The great debate: Happy Holidays or Merry Christmas?
December 6, 2009 | Inga Rundquist
Like fruitcake and ugly sweaters, it’s becoming a tradition for many companies to wrangle over whether their seasonal messaging should include "Merry Christmas” or "Happy Holidays.”
In many circles, "Merry Christmas” has fallen out of favor for being discriminatory, non-inclusive and generally bad form – particularly when you don’t know the religious leanings of your audience. This political correctness irks others to no end.
It’s a debate that’s gone on for years, and like virtually everything else in marketing, it ultimately boils down to knowing your audience. Consider these two examples:
In 2005, Walmart tried to attract a new customer base by de-emphasizing "Christmas” in its holiday campaigns, among other things. This approach backfired. In addition to facing mounting criticism from religious groups that staged boycotts, sales also decreased. By the following year, Walmart had injected "Christmas” back into the holiday season. The retailer recognized that its audience connected more with the Christmas message, and "Christmas” has maintained a strong presence in holiday marketing ever since. The "Christmas costs less at Walmart” tag for this year’s campaign is proof of that.
This year’s Gap "Holiday Cheer” campaign has created lots of buzz in the marketplace. The campaign is a high-steppin’ musical production featuring cheers like "Go Christmas, Go Hanukkah, Go Kwanzaa, Go Solstice!” and "Happy Dowhateveryouwannakkah.” Many religious organizations are already crying wolf, claiming that Gap is being disrespectful to those who celebrate the spirit of Christmas. Others, meanwhile, can’t get enough of the ad. It’s clear that Gap was trying to connect with its diverse customer base by incorporating all possible beliefs into its cheers.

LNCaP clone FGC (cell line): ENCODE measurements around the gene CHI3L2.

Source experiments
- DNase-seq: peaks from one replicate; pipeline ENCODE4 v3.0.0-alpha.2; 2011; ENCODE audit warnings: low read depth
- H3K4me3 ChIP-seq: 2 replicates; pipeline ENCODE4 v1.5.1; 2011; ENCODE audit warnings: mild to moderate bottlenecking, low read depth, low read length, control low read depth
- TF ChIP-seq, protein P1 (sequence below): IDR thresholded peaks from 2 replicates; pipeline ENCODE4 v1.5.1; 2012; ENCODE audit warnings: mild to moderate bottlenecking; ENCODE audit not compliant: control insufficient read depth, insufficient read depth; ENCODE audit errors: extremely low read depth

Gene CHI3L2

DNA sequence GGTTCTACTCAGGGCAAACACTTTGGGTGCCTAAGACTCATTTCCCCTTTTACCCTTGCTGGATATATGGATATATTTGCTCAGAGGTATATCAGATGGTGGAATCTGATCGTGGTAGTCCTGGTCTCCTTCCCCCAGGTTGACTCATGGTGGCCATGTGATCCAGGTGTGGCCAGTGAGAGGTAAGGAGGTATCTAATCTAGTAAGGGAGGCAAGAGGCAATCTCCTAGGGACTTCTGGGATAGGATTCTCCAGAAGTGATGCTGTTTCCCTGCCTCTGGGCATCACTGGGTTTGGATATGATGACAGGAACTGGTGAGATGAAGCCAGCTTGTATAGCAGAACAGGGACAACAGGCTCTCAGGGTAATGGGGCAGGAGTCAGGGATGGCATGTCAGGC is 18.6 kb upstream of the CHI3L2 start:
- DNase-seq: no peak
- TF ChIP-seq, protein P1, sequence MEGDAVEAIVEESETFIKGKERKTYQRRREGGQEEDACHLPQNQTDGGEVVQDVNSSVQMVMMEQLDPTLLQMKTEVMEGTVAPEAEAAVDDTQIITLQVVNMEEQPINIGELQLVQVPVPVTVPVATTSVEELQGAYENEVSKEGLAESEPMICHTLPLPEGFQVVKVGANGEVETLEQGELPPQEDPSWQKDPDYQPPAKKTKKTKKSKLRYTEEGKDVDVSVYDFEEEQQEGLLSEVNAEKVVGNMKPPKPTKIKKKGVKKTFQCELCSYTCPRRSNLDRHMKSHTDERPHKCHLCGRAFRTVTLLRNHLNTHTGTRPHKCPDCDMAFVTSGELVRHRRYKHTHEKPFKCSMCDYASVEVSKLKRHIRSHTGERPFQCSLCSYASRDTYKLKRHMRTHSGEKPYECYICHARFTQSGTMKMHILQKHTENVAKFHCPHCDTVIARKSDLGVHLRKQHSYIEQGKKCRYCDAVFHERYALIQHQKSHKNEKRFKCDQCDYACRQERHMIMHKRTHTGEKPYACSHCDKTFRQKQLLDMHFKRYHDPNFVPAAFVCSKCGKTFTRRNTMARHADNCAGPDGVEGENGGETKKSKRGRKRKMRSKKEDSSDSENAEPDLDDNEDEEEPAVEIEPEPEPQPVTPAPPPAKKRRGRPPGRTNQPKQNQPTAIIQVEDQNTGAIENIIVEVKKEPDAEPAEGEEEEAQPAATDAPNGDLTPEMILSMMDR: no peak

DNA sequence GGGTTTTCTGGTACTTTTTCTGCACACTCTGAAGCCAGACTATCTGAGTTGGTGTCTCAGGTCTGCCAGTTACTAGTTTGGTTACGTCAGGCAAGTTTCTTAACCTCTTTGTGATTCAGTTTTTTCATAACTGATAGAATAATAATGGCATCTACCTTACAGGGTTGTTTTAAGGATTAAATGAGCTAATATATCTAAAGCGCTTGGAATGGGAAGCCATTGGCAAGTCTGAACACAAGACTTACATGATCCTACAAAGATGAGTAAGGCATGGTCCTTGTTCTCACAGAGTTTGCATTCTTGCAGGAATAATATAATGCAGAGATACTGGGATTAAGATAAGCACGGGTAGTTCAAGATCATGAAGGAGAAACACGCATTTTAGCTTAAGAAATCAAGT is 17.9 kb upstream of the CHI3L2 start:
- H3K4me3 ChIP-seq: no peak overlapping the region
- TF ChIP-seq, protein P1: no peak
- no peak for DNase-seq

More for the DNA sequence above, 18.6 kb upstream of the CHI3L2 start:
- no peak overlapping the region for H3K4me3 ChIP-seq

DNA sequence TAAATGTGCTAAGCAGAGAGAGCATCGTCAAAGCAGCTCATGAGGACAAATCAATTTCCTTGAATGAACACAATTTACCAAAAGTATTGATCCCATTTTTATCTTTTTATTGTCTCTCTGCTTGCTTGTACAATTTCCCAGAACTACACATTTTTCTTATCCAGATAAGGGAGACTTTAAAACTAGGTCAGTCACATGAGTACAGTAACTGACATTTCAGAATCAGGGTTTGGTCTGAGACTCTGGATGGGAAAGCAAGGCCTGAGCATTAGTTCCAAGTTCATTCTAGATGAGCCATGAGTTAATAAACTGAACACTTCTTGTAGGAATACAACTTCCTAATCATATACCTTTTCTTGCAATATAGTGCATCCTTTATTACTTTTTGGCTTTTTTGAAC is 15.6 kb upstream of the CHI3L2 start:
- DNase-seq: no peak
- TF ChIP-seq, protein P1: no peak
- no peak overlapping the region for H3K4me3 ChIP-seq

As with any other marketing tactic, the solution to this dilemma is to pay attention to your audience. Instead of blindly trying to be politically correct, determine what will ring true with your brand and your audience when it comes to your seasonal messaging.
If your target market is more traditional, perhaps the "Merry Christmas” greeting will work better for you. If you have a younger, more diverse base, an approach similar to Gap might be more fitting.
Bottom line – keep your message in line with your brand and your target audience.
Inga Rundquist is a Public Relations Arsonist and Co-Owner at MindFire. When she’s not dreaming up ideas that will generate publicity, you can find her knee deep in the social media world, also known as the next PR frontier.
Whether it’s personal or professional, a long list of resolutions can be hard to sustain come February or March (…or maybe even the middle of January?) But a simple little mantra – a guiding light – that’s something we can embrace whole heartedly.
For the past year, I’ve been working at MindFire and have had the joy of being called a Marketing Arsonist. While the job title (and matchbook business card) is sure to get some attention and positive reactions, it also raises a few questions.